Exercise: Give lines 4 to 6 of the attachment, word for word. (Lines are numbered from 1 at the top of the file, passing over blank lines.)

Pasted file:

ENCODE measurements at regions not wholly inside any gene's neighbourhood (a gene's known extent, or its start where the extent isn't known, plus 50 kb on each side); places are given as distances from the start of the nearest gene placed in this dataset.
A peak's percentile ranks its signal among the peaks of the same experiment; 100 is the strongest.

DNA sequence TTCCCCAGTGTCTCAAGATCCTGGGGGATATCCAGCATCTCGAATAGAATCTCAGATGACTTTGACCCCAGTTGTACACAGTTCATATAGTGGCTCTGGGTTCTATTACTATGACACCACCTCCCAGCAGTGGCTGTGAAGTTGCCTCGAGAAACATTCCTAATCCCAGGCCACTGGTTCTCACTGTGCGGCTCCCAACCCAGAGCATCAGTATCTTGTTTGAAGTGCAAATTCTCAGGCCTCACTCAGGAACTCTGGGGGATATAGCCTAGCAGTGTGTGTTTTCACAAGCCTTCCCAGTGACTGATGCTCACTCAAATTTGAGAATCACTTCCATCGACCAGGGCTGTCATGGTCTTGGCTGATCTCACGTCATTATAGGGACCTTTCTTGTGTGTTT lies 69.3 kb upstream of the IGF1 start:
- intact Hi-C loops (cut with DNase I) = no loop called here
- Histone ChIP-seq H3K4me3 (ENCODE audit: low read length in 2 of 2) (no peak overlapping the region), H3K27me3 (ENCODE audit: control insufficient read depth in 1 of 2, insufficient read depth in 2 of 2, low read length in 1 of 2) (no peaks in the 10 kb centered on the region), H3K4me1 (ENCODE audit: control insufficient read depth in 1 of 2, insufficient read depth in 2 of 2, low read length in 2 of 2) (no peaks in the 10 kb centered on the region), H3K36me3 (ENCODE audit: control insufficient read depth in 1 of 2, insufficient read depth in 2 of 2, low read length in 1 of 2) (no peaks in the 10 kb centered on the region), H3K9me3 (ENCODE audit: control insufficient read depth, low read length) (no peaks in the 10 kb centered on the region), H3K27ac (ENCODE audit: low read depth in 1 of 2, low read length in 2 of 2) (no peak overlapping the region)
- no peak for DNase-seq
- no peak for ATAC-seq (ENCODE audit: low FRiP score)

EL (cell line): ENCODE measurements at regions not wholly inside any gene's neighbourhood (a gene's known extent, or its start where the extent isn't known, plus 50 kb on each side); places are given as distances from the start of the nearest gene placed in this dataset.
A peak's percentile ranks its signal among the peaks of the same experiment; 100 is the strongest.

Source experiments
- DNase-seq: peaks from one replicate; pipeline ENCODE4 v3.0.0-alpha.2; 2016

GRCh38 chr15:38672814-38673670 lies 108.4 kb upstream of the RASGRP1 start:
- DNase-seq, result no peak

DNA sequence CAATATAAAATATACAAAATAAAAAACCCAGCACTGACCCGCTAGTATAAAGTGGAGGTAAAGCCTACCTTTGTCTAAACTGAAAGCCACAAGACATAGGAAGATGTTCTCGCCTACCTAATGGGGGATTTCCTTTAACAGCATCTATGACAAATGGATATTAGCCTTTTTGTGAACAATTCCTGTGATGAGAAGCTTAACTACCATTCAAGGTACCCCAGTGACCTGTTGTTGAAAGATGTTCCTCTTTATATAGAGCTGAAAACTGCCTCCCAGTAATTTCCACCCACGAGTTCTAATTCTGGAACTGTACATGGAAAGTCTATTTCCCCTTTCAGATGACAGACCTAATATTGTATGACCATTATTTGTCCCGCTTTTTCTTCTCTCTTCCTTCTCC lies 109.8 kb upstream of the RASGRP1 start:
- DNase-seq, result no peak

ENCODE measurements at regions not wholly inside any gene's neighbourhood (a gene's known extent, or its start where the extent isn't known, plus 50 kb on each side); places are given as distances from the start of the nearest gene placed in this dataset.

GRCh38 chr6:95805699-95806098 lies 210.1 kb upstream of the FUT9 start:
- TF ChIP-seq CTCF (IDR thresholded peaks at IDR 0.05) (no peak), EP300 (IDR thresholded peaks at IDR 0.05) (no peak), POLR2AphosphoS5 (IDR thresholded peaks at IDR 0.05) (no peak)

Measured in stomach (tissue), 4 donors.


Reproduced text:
- intact Hi-C loops (cut with DNase I) = no loop called here
- Histone ChIP-seq H3K4me3 (ENCODE audit: low read length in 2 of 2) (no peak overlapping the region), H3K27me3 (ENCODE audit: control insufficient read depth in 1 of 2, insufficient read depth in 2 of 2, low read length in 1 of 2) (no peaks in the 10 kb centered on the region), H3K4me1 (ENCODE audit: control insufficient read depth in 1 of 2, insufficient read depth in 2 of 2, low read length in 2 of 2) (no peaks in the 10 kb centered on the region), H3K36me3 (ENCODE audit: control insufficient read depth in 1 of 2, insufficient read depth in 2 of 2, low read length in 1 of 2) (no peaks in the 10 kb centered on the region), H3K9me3 (ENCODE audit: control insufficient read depth, low read length) (no peaks in the 10 kb centered on the region), H3K27ac (ENCODE audit: low read depth in 1 of 2, low read length in 2 of 2) (no peak overlapping the region)
- no peak for DNase-seq